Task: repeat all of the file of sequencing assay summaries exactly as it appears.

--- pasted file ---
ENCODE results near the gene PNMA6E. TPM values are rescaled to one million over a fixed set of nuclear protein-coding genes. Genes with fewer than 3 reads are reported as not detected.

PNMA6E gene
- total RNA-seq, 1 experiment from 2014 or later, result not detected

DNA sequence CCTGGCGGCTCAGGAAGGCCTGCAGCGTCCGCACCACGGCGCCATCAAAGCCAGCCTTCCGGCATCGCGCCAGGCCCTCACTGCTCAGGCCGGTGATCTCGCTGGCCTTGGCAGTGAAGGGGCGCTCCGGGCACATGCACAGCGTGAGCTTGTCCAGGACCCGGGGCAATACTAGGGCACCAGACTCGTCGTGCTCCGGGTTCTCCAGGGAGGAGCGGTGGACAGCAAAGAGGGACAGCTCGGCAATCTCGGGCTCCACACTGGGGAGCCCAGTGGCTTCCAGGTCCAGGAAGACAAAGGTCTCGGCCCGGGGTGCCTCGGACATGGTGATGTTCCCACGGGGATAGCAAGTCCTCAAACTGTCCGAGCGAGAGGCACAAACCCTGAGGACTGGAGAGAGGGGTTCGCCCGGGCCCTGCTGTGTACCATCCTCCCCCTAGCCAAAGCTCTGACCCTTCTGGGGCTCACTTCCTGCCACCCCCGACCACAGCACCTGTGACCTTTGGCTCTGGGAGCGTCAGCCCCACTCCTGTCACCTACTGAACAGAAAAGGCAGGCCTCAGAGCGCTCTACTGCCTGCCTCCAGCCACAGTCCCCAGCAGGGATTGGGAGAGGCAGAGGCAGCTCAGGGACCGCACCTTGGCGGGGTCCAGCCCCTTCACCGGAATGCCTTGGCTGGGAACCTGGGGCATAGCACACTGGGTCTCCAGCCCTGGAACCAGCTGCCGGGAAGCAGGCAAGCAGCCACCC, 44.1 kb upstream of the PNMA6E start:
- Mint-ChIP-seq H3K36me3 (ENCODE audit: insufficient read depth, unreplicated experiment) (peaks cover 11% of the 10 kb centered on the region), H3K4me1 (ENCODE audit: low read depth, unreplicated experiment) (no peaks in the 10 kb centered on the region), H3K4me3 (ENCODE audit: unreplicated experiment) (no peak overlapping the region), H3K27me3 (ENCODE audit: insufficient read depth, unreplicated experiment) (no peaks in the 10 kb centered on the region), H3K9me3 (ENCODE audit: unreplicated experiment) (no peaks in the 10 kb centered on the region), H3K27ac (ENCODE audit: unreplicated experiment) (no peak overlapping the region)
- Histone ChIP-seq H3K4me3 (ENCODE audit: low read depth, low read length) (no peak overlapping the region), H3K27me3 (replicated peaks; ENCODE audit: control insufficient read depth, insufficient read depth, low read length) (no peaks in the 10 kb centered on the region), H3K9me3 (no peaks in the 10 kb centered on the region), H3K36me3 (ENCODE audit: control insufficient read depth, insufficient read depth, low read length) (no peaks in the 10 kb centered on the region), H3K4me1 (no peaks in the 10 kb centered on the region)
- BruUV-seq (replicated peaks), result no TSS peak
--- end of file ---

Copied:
ENCODE results near the gene PNMA6E. TPM values are rescaled to one million over a fixed set of nuclear protein-coding genes. Genes with fewer than 3 reads are reported as not detected.

PNMA6E gene
- total RNA-seq, 1 experiment from 2014 or later, result not detected

DNA sequence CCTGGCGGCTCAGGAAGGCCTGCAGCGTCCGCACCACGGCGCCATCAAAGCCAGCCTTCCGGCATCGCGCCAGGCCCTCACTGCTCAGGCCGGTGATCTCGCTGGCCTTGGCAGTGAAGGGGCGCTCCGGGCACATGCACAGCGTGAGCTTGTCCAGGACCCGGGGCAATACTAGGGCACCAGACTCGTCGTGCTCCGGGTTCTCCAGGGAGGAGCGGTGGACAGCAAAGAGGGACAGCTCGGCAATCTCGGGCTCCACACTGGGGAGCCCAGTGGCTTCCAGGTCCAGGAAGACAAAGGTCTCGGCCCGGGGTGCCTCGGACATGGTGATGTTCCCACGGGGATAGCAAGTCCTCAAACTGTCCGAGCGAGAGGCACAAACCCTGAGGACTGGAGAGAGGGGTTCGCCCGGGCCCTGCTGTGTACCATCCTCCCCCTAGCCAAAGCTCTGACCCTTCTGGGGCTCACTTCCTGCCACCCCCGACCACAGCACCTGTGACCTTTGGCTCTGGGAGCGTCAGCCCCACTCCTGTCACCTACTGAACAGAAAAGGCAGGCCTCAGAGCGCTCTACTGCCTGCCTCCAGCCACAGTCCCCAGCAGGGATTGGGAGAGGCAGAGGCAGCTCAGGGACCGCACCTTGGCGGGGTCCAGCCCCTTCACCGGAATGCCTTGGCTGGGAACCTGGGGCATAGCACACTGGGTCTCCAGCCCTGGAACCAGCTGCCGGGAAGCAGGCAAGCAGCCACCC, 44.1 kb upstream of the PNMA6E start:
- Mint-ChIP-seq H3K36me3 (ENCODE audit: insufficient read depth, unreplicated experiment) (peaks cover 11% of the 10 kb centered on the region), H3K4me1 (ENCODE audit: low read depth, unreplicated experiment) (no peaks in the 10 kb centered on the region), H3K4me3 (ENCODE audit: unreplicated experiment) (no peak overlapping the region), H3K27me3 (ENCODE audit: insufficient read depth, unreplicated experiment) (no peaks in the 10 kb centered on the region), H3K9me3 (ENCODE audit: unreplicated experiment) (no peaks in the 10 kb centered on the region), H3K27ac (ENCODE audit: unreplicated experiment) (no peak overlapping the region)
- Histone ChIP-seq H3K4me3 (ENCODE audit: low read depth, low read length) (no peak overlapping the region), H3K27me3 (replicated peaks; ENCODE audit: control insufficient read depth, insufficient read depth, low read length) (no peaks in the 10 kb centered on the region), H3K9me3 (no peaks in the 10 kb centered on the region), H3K36me3 (ENCODE audit: control insufficient read depth, insufficient read depth, low read length) (no peaks in the 10 kb centered on the region), H3K4me1 (no peaks in the 10 kb centered on the region)
- BruUV-seq (replicated peaks), result no TSS peak